It plays an important role in securing apps against three types of attackers including, a malicious user, network attacker, and malicious server.
Researchers announced they had discovered flaws in WhatsApp's security at the Real World Crypto security conference in Switzerland, Wired reports.
As described in a newly published paper, "More is Less: On the End-to-End Security of Group Chats in Signal, WhatsApp, and Threema", anyone who controls WhatsApp's servers, including company employees, can covertly add members to any group.
"Read the Wired article today about WhatsApp - scary headline!"
In a statement to IANS on Thursday, a WhatsApp spokesperson said: "We've looked at this issue carefully".
"The WhatsApp server can therefore use the fact that it can stealthily reorder and drop messages in the group".
In every WhatsApp group, users see a special blue message when someone joins or leaves a group. "Existing members are notified when new people are added to a WhatsApp group".
'The confidentiality of the group is broken as soon as the uninvited member can obtain all the new messages and read them, ' Paul Rösler, a Ruhr University researchers, told Wired.
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Moxie Marlinspike from Signal, upon whose open-source security protocol WhatsApp is built upon argued - "That If someone hacks the WhatsApp server, they can obviously alter the group membership" but if they do add themselves to a group then, "The attacker will not see any past messages to the group; those were e2e encrypted with keys the attacker doesn't have and all group members will see that the attacker has joined".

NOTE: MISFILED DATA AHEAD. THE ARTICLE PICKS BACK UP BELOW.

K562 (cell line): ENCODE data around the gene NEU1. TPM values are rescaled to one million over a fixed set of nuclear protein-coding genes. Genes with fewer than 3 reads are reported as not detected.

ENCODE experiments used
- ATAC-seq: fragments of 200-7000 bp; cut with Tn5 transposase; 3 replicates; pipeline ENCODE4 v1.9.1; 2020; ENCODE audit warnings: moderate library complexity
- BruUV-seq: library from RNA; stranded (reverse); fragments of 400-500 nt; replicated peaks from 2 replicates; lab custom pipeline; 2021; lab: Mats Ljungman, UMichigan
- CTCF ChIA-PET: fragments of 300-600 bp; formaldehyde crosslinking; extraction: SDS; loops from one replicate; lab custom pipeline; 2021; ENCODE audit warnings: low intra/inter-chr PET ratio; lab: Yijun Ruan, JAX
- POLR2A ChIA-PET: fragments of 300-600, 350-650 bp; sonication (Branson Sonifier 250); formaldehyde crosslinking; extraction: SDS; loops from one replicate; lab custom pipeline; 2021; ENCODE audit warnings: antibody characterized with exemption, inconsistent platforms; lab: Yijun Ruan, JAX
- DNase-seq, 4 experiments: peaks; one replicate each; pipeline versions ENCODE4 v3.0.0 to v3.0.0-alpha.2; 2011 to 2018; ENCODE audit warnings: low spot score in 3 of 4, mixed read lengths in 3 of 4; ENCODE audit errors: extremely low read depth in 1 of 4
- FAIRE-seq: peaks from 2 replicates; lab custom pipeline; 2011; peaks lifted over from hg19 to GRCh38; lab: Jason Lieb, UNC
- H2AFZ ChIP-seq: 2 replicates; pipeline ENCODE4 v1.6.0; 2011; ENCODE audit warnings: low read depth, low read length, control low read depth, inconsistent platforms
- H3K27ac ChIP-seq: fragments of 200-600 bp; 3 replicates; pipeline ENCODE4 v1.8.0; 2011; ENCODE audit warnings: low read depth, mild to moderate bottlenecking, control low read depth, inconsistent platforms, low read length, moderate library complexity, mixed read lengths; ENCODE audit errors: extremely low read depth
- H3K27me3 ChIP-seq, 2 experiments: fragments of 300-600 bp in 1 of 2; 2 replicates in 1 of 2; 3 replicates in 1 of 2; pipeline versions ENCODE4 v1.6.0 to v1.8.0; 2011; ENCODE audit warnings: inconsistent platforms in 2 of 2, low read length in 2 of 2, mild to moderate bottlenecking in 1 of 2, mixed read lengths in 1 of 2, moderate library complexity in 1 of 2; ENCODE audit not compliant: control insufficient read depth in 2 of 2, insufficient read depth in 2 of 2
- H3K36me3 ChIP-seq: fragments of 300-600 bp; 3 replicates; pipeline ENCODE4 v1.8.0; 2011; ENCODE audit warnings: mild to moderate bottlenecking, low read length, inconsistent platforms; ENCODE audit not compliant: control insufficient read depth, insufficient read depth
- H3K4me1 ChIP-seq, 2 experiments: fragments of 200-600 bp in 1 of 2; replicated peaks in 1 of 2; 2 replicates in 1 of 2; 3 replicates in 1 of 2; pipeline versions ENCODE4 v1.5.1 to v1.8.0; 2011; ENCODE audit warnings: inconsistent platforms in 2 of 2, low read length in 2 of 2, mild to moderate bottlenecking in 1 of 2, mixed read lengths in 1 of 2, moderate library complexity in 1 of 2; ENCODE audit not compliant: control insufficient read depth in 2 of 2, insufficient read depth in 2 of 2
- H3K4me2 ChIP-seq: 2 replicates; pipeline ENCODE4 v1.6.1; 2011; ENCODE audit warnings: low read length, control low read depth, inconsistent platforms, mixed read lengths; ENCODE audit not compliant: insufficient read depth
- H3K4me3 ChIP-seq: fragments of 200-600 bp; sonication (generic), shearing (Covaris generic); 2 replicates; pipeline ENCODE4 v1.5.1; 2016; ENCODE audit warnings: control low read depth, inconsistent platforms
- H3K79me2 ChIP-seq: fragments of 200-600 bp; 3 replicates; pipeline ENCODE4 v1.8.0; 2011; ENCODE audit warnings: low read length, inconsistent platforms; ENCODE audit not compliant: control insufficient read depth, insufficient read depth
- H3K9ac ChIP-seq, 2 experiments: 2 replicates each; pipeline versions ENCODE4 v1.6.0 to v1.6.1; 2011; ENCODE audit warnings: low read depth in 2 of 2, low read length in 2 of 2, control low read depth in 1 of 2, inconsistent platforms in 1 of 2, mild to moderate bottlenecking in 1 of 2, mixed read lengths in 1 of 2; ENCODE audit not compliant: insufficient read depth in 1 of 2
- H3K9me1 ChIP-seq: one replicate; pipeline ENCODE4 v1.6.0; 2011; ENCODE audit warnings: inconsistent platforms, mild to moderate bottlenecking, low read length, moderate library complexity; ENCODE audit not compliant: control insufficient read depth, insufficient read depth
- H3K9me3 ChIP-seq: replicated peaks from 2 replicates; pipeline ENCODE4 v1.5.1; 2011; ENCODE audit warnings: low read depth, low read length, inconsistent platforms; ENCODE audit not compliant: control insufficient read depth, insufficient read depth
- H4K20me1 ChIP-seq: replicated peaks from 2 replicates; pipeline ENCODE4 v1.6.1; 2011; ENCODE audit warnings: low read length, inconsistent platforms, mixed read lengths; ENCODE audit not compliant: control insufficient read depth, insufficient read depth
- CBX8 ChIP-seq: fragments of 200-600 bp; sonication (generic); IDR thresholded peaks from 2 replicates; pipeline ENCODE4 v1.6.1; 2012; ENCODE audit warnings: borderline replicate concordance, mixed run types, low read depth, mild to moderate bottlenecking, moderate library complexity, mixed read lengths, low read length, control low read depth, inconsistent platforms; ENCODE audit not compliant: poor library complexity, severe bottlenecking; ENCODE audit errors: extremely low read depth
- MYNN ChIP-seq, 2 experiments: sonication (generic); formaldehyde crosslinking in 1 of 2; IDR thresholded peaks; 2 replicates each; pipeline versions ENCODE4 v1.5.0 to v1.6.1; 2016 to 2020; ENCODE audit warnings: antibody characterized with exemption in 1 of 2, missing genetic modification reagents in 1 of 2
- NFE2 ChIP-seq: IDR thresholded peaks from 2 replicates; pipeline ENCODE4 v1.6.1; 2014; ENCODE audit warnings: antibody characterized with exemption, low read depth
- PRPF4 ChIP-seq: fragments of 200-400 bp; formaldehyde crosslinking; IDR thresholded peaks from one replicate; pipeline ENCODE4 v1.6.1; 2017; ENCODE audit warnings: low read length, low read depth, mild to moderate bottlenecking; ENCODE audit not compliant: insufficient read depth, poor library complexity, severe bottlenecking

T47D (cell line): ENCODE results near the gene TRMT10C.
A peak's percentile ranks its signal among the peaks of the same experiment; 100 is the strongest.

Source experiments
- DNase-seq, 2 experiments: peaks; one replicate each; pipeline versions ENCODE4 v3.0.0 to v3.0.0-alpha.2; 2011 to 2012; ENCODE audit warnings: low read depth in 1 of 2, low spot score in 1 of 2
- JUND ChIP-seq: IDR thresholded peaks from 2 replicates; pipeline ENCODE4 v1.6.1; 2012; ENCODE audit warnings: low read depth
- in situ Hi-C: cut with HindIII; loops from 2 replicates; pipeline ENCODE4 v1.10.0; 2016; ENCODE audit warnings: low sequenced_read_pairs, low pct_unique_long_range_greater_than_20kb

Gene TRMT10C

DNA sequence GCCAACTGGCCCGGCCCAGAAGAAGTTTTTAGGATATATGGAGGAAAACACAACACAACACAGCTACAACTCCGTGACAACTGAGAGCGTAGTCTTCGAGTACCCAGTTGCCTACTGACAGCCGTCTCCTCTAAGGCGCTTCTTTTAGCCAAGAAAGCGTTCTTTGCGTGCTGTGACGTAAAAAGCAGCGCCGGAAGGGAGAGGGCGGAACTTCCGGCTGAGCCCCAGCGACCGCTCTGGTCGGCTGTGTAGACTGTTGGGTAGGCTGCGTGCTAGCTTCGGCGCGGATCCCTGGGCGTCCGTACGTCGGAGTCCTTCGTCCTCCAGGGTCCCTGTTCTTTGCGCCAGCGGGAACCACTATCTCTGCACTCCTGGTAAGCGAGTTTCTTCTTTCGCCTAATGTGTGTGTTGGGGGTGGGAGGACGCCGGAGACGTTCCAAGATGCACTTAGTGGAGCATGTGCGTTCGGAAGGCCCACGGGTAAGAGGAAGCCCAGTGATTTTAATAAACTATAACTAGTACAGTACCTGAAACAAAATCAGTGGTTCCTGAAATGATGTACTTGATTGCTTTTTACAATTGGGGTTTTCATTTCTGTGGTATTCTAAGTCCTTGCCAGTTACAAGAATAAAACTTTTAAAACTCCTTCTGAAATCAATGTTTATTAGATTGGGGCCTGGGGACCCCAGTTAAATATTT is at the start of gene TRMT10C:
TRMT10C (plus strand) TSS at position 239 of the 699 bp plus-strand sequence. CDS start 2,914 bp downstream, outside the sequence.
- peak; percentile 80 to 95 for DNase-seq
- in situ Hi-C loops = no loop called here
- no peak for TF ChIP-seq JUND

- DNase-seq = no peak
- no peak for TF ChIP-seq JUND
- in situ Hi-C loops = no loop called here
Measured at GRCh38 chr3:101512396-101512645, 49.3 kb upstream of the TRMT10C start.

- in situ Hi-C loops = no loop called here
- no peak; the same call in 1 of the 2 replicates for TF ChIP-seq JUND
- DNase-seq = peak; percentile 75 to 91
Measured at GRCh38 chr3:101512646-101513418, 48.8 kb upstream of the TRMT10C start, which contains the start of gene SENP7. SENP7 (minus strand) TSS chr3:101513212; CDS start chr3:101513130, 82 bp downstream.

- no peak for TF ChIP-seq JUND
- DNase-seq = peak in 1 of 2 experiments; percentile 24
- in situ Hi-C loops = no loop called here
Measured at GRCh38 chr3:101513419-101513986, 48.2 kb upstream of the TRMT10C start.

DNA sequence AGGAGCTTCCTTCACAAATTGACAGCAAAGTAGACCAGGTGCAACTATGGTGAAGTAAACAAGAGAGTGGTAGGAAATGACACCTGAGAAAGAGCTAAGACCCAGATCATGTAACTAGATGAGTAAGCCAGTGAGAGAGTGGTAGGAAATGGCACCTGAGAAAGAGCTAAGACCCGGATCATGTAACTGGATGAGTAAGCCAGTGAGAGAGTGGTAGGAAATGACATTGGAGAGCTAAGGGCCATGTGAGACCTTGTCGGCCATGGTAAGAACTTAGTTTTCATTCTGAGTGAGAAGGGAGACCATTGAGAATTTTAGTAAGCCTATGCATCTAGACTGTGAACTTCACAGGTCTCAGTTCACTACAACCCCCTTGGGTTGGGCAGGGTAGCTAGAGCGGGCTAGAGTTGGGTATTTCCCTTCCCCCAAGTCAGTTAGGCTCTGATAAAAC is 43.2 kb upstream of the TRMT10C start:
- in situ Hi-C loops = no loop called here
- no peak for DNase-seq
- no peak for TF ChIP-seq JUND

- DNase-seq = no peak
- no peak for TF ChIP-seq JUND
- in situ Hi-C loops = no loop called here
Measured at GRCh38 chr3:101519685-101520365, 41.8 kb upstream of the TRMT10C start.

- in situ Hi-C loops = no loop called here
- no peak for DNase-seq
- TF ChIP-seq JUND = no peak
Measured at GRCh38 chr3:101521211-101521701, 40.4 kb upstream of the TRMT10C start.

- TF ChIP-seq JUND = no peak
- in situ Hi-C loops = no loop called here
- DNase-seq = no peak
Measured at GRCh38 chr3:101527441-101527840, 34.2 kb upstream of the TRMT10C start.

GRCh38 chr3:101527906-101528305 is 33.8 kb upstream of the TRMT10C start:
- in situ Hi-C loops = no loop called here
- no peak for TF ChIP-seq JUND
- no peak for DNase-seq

WhatsApp is likely to give group administrators more powers where they will be able to restrict all other members from sending text messages, photographs, videos, GIFs, documents or voice messages in case the admin thinks so.
In January previous year, the Guardian newspaper reported that WhatsApp was vulnerable to interception, sparking concern over the app that marketed itself as a privacy leader.
The researchers agree that the level of sophistication needed to compromise WhatsApp servers makes this exact attack scenario unlikely, but that's no excuse for security holes in an otherwise sharp system.
This will be possible without needing the group administrator's permission, according to the researchers.
WhatsApp introduced end-to-end encryption to assure users that their conversations can not be accessed, even if the company providing it so desires.
The researchers also suggest that an attacker with access to WhatsApp servers could selectively block any messages in the group - closing down the ability of group participants to ask questions, or provide warnings about the interloper.
Stamos also admitted that incorporating changes that the researchers recommend "would necessitate a change to the way WhatsApp provides a popular feature called group invite links - which are used millions of times per day".